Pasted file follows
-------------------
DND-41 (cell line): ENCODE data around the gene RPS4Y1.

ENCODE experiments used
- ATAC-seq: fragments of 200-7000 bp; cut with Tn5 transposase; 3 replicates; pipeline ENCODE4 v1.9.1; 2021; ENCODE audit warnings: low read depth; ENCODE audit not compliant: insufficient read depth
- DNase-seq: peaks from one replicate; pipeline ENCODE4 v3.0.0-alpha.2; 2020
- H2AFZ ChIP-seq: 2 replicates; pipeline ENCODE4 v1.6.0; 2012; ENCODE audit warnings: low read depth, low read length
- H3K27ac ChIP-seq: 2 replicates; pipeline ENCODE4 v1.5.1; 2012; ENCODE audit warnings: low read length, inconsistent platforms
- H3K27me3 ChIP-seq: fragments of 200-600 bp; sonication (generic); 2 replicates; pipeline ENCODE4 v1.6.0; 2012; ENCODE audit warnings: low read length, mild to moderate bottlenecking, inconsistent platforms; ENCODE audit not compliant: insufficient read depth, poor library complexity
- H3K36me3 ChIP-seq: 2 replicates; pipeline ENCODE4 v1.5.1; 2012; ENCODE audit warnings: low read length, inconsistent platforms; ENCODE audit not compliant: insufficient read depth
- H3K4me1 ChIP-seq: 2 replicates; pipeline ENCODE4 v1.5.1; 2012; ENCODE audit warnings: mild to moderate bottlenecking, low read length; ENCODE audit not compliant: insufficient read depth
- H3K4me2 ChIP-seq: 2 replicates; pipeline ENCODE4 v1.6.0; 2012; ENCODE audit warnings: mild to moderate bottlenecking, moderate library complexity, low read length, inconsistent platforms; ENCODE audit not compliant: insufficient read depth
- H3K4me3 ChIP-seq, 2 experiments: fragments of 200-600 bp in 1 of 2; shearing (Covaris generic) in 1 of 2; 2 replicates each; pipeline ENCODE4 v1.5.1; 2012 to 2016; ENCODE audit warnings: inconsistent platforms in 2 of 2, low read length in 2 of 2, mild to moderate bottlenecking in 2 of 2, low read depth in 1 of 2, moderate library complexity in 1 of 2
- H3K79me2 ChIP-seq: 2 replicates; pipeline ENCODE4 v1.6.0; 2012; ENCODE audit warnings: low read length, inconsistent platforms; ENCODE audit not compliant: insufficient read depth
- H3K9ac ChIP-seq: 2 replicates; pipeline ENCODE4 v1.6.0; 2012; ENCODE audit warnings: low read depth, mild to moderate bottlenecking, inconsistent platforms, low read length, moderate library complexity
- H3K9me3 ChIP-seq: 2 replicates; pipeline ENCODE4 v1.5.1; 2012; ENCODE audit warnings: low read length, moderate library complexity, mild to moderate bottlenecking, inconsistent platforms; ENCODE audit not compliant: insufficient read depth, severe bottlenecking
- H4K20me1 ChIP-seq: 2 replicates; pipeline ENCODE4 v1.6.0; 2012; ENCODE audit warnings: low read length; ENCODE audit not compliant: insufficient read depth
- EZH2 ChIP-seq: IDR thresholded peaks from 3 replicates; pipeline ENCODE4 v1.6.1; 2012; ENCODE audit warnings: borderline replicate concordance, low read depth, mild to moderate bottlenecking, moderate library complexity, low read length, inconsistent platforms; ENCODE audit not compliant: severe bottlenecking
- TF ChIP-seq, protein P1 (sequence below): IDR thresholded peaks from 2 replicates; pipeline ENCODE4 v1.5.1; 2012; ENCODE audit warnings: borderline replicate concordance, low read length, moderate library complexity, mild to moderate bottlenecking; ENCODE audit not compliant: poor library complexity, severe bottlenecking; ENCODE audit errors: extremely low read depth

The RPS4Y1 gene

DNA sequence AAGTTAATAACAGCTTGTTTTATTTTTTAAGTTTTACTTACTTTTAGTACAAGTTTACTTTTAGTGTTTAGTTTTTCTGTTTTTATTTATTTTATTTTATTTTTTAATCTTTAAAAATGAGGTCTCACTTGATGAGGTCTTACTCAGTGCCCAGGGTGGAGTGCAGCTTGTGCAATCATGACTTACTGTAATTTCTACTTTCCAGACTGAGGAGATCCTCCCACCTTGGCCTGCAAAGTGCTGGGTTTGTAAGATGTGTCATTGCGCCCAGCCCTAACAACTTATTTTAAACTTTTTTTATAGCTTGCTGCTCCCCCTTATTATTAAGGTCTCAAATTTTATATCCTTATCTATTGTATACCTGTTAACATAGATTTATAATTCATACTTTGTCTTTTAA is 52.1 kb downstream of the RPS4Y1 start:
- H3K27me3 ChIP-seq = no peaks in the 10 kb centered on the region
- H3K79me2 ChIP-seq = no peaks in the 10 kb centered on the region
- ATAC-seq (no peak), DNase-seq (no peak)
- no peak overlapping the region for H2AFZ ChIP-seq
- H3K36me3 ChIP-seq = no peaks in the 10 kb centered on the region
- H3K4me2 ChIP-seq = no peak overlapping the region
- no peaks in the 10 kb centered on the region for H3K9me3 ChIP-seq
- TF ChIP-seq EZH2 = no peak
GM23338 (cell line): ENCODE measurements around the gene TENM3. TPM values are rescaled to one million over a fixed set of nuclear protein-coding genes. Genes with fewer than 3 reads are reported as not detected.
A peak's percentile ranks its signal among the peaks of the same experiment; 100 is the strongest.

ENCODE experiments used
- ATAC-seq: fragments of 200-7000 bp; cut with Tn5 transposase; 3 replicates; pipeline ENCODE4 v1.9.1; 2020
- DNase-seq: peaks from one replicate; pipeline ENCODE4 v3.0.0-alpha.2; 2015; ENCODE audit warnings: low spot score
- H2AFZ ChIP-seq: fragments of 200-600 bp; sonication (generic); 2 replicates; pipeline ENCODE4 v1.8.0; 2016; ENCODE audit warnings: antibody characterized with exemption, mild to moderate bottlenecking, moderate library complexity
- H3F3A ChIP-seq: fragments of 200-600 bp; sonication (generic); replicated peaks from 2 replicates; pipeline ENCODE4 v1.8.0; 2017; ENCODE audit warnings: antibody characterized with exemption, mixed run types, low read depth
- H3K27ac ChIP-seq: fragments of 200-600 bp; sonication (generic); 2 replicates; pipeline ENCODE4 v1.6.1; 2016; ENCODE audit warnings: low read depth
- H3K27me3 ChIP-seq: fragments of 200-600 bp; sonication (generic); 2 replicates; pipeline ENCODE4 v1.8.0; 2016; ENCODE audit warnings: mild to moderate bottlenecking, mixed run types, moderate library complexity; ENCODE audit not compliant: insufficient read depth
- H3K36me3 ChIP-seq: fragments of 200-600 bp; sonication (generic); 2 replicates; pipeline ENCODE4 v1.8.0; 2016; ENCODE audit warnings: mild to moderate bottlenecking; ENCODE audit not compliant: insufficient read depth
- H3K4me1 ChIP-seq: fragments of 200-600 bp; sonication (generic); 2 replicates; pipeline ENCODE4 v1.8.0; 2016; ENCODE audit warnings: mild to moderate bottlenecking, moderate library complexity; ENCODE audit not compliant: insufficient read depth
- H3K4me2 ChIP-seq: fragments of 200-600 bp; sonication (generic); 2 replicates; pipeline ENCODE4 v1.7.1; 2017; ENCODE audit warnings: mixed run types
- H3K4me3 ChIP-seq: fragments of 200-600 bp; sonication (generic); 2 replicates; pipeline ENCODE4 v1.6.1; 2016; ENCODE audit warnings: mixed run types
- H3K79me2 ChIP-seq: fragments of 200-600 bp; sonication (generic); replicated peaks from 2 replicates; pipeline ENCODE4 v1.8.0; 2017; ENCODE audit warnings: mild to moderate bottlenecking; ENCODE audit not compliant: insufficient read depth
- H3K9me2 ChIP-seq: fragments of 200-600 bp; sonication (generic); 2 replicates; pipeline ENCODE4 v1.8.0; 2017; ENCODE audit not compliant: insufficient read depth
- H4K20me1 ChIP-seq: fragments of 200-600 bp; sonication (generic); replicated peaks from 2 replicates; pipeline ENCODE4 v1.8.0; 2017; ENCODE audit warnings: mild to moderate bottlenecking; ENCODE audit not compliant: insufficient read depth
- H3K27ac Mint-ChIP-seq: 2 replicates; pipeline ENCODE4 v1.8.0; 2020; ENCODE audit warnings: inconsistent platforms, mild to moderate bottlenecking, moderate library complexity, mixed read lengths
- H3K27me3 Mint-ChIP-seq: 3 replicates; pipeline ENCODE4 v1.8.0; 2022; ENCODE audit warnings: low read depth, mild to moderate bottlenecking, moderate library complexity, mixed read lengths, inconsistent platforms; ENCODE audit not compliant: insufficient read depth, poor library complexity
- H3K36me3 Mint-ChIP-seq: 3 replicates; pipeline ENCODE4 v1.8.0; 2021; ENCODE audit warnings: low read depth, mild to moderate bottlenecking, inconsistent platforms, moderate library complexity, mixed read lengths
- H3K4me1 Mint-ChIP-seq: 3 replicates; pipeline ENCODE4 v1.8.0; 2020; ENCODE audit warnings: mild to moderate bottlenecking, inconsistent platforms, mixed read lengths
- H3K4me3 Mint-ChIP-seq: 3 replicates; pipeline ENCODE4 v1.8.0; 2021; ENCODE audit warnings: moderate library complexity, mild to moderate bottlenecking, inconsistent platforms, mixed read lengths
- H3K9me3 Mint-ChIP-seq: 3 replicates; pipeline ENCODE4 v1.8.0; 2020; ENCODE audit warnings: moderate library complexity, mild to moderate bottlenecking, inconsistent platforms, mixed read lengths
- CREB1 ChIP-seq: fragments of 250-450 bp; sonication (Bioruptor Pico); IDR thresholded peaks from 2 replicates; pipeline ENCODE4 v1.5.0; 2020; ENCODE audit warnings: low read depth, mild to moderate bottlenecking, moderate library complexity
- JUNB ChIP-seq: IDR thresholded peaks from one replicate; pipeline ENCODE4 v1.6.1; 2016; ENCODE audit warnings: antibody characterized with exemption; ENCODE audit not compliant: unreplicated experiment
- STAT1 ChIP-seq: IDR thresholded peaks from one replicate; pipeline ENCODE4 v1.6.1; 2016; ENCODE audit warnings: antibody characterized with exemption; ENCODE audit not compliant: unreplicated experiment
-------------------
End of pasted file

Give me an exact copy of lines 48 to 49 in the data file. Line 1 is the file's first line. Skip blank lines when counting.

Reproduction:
- H3K4me3 Mint-ChIP-seq: 3 replicates; pipeline ENCODE4 v1.8.0; 2021; ENCODE audit warnings: moderate library complexity, mild to moderate bottlenecking, inconsistent platforms, mixed read lengths
- H3K9me3 Mint-ChIP-seq: 3 replicates; pipeline ENCODE4 v1.8.0; 2020; ENCODE audit warnings: moderate library complexity, mild to moderate bottlenecking, inconsistent platforms, mixed read lengths